Most experts agree that the best way to stop wastewater pollution in a big, densely packed town like Barnstable is to stop using septic tanks where possible and switch to sewage pipes — and that's what the town is doing. It has begun a massive expansion of the sewer system, extending service to 12,000 properties, building pump stations and upgrading its treatment plant. The project will take 30 years and cost an estimated $1.4 billion.
The price tags are high for smaller Cape Cod communities as well. The town of Orleans, for example, is building a new treatment plant for about $34 million and expanding sewer lines for millions of dollars more. Mashpee is spending $54 million on the first phase of its "clean water plan" to build a new treatment plant and wastewater collection system. It's unclear how much the full system will cost.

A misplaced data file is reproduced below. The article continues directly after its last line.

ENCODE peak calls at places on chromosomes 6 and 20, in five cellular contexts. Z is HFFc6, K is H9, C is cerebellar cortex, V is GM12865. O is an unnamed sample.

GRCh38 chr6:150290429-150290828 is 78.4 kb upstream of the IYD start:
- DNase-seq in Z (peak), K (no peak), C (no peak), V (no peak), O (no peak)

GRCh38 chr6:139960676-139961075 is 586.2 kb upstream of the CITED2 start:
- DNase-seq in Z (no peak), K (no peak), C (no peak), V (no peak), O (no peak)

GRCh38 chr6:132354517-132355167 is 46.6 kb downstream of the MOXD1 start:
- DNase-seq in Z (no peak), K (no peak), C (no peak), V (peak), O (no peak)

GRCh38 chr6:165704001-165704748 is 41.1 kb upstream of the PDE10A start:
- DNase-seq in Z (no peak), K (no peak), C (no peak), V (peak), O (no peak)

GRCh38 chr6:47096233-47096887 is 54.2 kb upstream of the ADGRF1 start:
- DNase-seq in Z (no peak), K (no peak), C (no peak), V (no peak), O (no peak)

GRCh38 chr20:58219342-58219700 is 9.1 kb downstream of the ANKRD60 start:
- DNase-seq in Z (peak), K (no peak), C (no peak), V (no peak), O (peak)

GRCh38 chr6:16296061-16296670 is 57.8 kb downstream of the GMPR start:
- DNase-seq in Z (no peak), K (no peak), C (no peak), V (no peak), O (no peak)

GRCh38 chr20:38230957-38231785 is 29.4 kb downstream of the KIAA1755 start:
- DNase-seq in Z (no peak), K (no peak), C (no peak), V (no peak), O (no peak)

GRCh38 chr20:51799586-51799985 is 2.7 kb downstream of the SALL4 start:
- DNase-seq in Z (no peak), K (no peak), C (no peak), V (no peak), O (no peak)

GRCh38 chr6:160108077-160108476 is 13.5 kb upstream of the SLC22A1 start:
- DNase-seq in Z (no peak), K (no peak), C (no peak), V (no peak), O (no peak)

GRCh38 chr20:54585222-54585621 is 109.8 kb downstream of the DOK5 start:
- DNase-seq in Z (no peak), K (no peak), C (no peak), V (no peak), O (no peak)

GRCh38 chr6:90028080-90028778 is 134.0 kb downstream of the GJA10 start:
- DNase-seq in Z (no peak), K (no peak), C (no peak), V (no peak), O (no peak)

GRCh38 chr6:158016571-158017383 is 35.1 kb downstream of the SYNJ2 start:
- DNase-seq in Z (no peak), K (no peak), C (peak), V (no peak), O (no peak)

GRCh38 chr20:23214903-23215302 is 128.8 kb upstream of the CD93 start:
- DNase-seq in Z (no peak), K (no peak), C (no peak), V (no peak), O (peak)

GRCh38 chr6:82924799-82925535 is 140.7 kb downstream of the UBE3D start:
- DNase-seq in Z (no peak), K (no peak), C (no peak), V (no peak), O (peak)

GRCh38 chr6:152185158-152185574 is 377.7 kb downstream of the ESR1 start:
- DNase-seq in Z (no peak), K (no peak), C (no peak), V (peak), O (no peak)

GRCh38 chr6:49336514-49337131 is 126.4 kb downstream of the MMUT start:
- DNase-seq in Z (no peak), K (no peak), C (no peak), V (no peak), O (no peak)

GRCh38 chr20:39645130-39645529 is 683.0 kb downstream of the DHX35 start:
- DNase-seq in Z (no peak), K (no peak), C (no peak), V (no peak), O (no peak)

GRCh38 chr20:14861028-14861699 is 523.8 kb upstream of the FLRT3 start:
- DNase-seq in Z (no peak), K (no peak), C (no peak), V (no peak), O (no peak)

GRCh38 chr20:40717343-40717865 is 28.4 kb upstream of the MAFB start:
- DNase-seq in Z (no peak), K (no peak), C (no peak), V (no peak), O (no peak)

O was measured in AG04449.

And there's another cost: seemingly non-stop construction on the Cape's already over-trafficked roads.
"A lot of people would say cost is the challenge, and it is a challenge," said Ells. "But the fact that construction is very disruptive is an enormous challenge as well."
Most Cape Cod towns only do roadwork in the shoulder seasons, to avoid disrupting summer tourist traffic. That means projects take longer to finish. Pat Uhlman’s neighborhood by Shubael Pond will get hooked up to Barnstable's sewer, but not for a couple decades. Uhlman says that’s too long to keep polluting the water.
"If we don't start cleaning it up now, you might not even want to walk down by that pond by then," she said.
A treatment system in your yard